Rice residues can be converted to functional health nutrients through mushroom (Pleurotus ostreatus Jacq. ex Fr.) Kummer production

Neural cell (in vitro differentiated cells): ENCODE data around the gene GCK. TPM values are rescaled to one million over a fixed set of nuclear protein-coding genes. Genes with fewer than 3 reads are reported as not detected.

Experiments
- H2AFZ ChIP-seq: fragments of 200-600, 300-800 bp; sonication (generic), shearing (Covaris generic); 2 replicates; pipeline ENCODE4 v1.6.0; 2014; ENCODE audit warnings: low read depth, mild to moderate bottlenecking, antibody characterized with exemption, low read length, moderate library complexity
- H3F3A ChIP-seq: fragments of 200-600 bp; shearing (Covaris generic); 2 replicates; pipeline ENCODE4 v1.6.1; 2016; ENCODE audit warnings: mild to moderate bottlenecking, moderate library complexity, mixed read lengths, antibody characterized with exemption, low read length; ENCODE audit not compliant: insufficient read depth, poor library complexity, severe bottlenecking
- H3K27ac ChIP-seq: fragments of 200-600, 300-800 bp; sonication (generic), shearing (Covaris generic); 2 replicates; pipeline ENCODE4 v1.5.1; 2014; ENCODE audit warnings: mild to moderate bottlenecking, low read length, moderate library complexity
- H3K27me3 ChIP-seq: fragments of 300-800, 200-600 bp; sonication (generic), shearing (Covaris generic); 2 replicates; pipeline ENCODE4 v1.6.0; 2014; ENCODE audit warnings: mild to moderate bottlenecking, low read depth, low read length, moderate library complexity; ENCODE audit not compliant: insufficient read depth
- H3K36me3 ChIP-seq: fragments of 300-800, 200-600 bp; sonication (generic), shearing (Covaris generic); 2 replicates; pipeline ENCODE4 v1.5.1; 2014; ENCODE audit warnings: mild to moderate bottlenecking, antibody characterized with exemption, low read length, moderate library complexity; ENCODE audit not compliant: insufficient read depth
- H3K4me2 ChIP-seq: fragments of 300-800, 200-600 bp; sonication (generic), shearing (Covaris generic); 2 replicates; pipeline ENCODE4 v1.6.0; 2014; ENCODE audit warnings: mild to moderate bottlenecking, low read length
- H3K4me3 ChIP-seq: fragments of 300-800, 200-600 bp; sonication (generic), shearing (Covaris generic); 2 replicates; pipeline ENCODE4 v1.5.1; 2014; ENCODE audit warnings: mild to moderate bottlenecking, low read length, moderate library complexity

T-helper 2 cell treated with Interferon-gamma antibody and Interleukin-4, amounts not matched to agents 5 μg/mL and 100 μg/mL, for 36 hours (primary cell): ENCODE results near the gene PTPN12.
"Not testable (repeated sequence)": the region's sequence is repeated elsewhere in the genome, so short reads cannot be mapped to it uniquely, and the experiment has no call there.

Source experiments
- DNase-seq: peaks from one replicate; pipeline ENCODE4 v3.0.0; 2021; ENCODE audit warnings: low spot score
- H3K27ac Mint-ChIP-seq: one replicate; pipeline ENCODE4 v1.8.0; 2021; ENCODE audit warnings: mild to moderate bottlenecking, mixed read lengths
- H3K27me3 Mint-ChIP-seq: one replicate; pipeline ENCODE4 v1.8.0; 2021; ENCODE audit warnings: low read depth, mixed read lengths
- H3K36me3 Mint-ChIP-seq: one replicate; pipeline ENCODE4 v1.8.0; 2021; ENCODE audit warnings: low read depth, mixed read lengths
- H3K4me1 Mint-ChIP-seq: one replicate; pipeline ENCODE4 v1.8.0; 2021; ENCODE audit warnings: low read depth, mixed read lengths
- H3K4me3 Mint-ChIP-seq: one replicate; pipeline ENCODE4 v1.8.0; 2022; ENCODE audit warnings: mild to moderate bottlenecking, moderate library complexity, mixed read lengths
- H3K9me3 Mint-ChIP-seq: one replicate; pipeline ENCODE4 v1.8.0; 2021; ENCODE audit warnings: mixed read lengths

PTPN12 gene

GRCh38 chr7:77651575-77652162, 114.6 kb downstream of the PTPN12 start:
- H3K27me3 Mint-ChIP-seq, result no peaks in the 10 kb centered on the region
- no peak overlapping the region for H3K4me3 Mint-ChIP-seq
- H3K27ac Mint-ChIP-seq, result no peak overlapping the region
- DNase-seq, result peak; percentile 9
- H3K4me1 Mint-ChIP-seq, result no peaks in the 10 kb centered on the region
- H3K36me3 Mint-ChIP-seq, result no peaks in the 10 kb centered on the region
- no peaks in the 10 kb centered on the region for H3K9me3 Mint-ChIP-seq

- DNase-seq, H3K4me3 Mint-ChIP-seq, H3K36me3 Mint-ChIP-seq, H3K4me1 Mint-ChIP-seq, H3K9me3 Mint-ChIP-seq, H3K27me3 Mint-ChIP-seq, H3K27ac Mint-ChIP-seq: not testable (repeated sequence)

Pleurotus ostreatus (mushroom) growth was investigated on six combinations of rice residues as substrate. The substrate composition and functional health nutrients of slowly dried mushrooms were also analyzed. Substrate formulae respectively composed of rice husk, rice bran (as supplement), and rice straw were designated as SI (625 g, 112.5 g, 350 g), SII (250 g, 112.5 g, 275 g) SIII (847.98 g, 134.80 g, 230.40 g), SIV (402.02 g, 134.80 g, 230.40 g), SV (847.98 g, 90.20 g, 230.40 g) and SVI (402.02 g, 90.20 g, 230.40 g). Effective yield response was observed in SI (58.82% husk, 10.59% bran and 30.59% straw) and SII (39.23% husk, 17.65% bran and 43.14% straw) at pH 7.01 and pH 7.12 (p < 0.05), respectively, and a carbon-to-nitrogen ratio of 60.47 and 60.82, respectively. Biological efficiency and total dry yield, respectively, peaked in SII (67.31%, 66.92 g) and SI (52.29%, 54.94 g). Protein expression was in the range 42.12–65.48 μg/mL and the total phenolic content expressed in milligram equivalents of gallic acid per gram dry weight of mushroom was high in all substrates: SI (186.33), SII (31.91), SIII (121.52), SIV (48.00), SV (44.15) and SVI (87.24); there were selenium traces in SI, SII and SIII. This study revealed that rice residues in adequate proportions are suitable Pleurotus ostreatus substrates in terms of yield and functional health nutrients.